Friday, September 26, 2008

In memoriam: Yuri Barsegov

First published in August 23, 2008 Armenian Reporter.

Yuri Barsegov, 83, international law expert and Armenian patriot

Left to right: Masis Mayilian, Yuri Barsegov and Arkady Ghoukasian during negotiations on Karabakh in Helsinki, Finland in 1995.

WASHINGTON – Yuri Georgievich Barsegov, an Armenian patriot, respected expert in international law, and prominent representative of the Russian-Armenian community died in Moscow on August 6. He was 83.

Mr. Barsegov was born in 1925 in Tbilisi to Armenian parents. His father was an army officer and later deputy director of the Tbilisi Aviation Plant and his mother taught Armenian language at a local school.

Following army service on the Soviet-Turkish border between 1943 and 1945, Mr. Barsegov enrolled and graduated from the Moscow State Institute of International Relations (MGIMO) in 1950, and then enrolled in its graduate school, where in 1953 he prepared his dissertation on the subject of “Armenian territories in international
agreements,” focusing on consequences of the Armenian Genocide.

But citing relations with Turkey, the Soviet Foreign Ministry–affiliated Institute refused to hear the dissertation, forcing Mr. Barsegov to drop the Armenian case study and instead defend his degree on a more general topic. (Half a century later, the case study became the basis for Barsegov’s books on the subject.)

After leaving MGIMO, Mr. Barsegov was an international relations editor for the Inostrannaya Literatura (Foreign Literature) press that produced translations of major foreign publications.

From 1962 to 1969 and again from 1972 to 1979, Mr. Barsegov worked at the United Nations Secretariat. From 1969 to 1972 and again from 1979 until his retirement he worked at the Soviet Academy of Sciences’ Institute of World Economy and International Relations (IMEMO), where he headed the Oceans and Environment Department, while teaching at the Moscow University of Peoples’ Friendship.

Over his long career, Mr. Barsegov emerged as a leading authority on the international law of the sea, defending his doctorate on the subject at the Soviet Foreign Ministry’s Diplomatic Academy in 1984 and from 1986 to 1987 serving as a member of the Soviet delegation to the Preparatory Commission for the International Seabed Authority and the International Tribunal for the Law of the Sea.

From 1987 to 1991, Mr. Barsegov represented the Soviet Union as a member of the United Nations General Assembly’s International Law Commission of experts.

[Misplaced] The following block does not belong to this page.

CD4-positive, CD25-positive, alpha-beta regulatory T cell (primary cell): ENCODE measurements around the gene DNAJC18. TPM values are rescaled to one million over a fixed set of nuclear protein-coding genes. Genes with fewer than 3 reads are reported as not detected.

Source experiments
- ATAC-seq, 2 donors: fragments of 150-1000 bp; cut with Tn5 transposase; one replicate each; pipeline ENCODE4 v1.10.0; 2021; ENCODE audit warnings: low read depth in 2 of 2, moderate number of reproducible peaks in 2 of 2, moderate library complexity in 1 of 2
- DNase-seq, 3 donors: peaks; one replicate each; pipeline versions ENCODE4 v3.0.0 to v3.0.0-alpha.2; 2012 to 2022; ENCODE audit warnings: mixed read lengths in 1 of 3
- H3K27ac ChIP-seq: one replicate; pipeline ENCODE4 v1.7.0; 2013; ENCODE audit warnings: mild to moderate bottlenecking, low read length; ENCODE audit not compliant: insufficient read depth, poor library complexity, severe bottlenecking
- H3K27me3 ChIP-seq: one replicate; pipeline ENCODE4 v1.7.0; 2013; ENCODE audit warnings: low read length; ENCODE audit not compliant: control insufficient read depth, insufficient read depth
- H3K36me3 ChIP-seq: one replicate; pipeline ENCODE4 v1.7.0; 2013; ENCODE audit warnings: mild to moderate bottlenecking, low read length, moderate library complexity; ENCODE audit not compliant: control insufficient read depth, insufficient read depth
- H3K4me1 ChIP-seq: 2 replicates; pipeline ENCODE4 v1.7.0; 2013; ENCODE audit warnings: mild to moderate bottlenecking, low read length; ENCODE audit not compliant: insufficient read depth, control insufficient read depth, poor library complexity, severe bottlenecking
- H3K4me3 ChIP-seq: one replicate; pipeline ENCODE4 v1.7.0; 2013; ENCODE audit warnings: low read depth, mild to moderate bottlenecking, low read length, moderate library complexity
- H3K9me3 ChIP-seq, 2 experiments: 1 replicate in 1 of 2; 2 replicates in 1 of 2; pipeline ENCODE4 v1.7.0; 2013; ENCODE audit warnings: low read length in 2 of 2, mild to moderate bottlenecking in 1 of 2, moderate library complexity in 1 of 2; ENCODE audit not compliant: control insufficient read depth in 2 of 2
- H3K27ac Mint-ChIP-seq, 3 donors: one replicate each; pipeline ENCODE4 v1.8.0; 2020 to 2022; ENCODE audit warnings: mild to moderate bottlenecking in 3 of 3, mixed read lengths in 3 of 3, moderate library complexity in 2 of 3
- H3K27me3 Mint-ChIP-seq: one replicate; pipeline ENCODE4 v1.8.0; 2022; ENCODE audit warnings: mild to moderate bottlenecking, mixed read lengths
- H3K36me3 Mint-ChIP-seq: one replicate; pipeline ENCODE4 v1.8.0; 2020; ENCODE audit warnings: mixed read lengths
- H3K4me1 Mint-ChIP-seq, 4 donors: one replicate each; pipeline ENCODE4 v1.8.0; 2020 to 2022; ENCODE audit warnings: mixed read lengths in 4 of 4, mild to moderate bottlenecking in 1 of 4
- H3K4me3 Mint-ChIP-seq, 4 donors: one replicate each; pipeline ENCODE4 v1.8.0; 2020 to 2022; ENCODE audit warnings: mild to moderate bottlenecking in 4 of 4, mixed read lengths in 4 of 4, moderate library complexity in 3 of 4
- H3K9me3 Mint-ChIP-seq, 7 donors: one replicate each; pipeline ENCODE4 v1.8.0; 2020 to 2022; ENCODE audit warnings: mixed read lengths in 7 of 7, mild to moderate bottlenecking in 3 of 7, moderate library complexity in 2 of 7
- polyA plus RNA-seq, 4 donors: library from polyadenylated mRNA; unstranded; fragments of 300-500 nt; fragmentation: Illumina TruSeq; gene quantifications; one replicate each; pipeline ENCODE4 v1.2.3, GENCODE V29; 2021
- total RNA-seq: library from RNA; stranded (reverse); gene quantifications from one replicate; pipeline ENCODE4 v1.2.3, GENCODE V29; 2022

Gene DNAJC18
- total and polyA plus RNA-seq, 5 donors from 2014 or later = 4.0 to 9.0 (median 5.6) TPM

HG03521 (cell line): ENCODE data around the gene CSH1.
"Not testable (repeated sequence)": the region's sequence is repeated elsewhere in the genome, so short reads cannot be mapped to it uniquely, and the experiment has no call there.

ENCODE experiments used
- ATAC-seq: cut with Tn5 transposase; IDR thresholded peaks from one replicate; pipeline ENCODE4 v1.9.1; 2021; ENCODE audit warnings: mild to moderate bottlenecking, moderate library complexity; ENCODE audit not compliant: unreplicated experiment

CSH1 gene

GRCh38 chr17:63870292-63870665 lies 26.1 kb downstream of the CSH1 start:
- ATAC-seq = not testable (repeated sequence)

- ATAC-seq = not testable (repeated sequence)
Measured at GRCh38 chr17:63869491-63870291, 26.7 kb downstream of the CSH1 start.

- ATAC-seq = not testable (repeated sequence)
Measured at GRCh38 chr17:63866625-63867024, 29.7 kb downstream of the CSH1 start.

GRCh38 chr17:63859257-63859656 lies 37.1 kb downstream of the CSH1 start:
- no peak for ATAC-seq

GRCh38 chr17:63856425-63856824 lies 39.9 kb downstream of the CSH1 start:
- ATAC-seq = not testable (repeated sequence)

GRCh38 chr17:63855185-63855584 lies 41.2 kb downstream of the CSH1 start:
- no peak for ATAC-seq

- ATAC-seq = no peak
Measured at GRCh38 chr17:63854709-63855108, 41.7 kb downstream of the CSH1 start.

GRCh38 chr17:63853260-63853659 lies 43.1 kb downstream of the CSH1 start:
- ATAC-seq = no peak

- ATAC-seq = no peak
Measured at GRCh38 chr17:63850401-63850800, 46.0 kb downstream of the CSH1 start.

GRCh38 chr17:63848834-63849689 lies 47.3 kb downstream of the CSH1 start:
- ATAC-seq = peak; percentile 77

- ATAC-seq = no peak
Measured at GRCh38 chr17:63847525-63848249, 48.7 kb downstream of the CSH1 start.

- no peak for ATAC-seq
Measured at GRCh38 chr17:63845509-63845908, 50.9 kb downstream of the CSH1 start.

Author of more than 500 works on international law, Mr. Barsegov was a life-long activist on Armenian national issues, particularly the consequences of the Genocide and campaign for Karabakh’s re-unification with Armenia.

In 1993, at the height of the Karabakh war, Mr. Barsegov published a three-part monograph outlining the international legal bases for Karabakh’s right to self-determination.

From 1993 to 1997 Mr. Barsegov advised the Nagorno-Karabakh Republic’s delegation to the peace talks mediated by the Organization for Security and Cooperate in Europe (OSCE). Former senior NKR diplomat Masis Mayilyan who worked with Mr. Barsegov in the 1990s described him to the Armenian Reporter as “a great human being, great patriot, and a great professional.”

In 1999 Mr. Barsegov founded and since led the Armenian Institute of International Law and Political Science under the aegis of the Union of Armenians of Russia (www.

Under his leadership, the institute has since published two major Russian-language volumes on the Genocide: The Armenian Genocide: A Crime under International Law (2000) and the three-part The Armenian Genocide: Turkey’s Culpability and Responsibilities of the International Community (published between 2002 and 2005).

At the time of his death, Mr. Barsegov was working on a book on the history of Armenia’s international relations.

In recognition of his accomplishments, Mr. Barsegov was awarded Nagorno-Karabakh’s Order of St. Mesrop Mashtots and Armenia’s Mkhitar Gosh medal (both in 2000), elected a member of Armenia’s National Academy of Sciences in 2005, and received a special presidential prize from President Serge Sargsian earlier this year in recognition of Mr. Barsegov efforts for Genocide affirmation.

Just last month, in a letter of appreciation to President Sargsian, Mr. Barsegov asked to donate funds from that latter prize, totaling $10,000, to the Armenia Fund’s program supporting the families of Artsakh freedom fighters killed or wounded in combat.

According to the Union of Armenians of Russia, a wake and burial arrangements for Mr. Barsegov took place in Moscow on August 9. Mr. Barsegov is survived by his son Georgi Barsegov, who is a senior counselor with the Russian Foreign Ministry.

— Prepared by Emil Sanamyan drawing on materials made available by the Academy of Sciences of the Republic of Armenia and the Union of Armenians of Russia.

No comments: